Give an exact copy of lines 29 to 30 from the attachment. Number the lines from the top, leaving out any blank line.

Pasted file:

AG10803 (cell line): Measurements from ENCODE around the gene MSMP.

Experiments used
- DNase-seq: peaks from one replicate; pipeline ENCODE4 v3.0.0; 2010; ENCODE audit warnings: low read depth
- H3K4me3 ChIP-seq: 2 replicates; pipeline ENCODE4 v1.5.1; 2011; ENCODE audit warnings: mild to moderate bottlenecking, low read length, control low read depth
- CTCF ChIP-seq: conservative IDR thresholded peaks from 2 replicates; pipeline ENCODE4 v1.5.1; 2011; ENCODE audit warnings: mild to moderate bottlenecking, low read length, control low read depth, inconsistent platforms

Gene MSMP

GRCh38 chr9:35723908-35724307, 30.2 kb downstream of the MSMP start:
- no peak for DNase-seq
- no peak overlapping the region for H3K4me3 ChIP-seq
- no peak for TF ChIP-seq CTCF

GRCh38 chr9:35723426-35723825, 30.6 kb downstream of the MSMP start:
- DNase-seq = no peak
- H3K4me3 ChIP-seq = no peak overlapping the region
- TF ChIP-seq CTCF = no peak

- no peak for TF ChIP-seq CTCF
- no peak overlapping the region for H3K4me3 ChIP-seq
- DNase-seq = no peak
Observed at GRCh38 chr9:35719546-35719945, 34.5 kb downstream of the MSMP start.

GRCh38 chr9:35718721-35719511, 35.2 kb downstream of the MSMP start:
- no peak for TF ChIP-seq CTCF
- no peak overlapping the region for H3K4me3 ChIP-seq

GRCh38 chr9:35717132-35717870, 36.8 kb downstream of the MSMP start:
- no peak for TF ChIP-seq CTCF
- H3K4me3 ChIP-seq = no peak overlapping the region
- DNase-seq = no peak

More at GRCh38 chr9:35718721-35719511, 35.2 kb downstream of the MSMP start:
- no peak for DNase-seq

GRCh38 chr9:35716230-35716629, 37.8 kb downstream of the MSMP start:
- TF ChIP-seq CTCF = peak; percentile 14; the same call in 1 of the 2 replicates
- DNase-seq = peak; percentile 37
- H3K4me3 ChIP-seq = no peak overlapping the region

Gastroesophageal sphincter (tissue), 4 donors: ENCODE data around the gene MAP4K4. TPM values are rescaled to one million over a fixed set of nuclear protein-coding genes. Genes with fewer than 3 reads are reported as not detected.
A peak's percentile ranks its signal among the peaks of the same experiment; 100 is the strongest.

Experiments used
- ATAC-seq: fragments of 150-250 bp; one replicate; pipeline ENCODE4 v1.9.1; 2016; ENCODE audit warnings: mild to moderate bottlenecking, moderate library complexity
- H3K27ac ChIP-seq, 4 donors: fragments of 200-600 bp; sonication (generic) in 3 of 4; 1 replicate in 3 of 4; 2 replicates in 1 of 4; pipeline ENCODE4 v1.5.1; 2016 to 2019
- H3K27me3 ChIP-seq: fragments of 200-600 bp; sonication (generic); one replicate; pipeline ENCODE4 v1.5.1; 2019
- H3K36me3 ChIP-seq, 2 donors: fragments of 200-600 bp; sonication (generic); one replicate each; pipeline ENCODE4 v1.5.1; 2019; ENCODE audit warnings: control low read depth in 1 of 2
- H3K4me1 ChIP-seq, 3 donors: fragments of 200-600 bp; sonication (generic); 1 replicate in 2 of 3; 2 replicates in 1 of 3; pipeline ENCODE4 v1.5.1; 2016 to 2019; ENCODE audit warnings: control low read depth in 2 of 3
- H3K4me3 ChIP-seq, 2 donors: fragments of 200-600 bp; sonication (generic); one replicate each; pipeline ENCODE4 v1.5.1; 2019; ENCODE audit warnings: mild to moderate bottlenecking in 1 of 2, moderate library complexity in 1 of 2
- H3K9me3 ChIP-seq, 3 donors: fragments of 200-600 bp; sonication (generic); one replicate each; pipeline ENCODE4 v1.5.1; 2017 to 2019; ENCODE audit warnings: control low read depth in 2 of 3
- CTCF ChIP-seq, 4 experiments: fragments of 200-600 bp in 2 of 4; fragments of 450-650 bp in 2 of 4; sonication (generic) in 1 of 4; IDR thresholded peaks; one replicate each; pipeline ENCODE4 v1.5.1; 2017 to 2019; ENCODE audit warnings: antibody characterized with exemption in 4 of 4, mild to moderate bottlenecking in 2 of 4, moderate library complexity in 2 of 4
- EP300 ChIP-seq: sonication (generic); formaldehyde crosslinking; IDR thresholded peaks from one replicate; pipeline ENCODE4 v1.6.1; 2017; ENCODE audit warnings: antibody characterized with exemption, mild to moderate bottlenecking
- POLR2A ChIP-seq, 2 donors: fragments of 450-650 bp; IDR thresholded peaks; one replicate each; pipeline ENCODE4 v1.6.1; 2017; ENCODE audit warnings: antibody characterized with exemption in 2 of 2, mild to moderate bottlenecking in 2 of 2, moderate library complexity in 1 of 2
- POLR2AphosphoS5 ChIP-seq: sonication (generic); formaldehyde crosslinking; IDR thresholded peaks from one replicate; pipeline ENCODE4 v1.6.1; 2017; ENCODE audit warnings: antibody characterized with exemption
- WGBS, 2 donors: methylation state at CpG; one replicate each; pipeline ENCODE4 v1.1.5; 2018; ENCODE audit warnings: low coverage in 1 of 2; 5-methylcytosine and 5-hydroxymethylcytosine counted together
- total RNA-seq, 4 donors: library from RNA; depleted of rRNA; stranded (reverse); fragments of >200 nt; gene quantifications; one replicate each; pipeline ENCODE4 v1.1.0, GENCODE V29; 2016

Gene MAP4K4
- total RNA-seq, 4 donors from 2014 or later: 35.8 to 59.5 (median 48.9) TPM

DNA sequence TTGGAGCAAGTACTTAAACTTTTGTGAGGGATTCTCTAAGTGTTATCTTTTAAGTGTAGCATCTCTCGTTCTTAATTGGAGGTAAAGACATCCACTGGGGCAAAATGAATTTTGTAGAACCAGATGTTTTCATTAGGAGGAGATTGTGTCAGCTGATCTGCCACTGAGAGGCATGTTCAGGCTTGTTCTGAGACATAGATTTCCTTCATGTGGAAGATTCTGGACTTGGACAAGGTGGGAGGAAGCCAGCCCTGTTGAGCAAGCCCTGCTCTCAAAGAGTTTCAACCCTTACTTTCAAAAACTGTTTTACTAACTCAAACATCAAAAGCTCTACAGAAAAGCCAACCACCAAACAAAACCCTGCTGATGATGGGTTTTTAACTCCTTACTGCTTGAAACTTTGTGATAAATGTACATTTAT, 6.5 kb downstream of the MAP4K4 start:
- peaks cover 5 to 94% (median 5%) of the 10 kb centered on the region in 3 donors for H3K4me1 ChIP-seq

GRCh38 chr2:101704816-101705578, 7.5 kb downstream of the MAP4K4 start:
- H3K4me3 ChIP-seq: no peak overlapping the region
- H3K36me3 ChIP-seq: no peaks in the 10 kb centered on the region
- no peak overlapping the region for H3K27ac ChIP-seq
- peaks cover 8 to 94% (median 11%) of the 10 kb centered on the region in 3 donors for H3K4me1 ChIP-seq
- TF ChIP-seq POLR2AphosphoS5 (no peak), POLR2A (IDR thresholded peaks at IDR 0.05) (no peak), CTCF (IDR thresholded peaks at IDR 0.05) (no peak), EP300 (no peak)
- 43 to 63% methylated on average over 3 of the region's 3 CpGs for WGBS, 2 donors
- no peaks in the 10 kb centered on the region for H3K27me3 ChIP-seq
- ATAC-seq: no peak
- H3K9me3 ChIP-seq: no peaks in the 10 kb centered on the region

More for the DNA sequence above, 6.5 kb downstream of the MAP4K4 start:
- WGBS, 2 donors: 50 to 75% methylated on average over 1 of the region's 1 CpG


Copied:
- TF ChIP-seq CTCF = peak; percentile 14; the same call in 1 of the 2 replicates
- DNase-seq = peak; percentile 37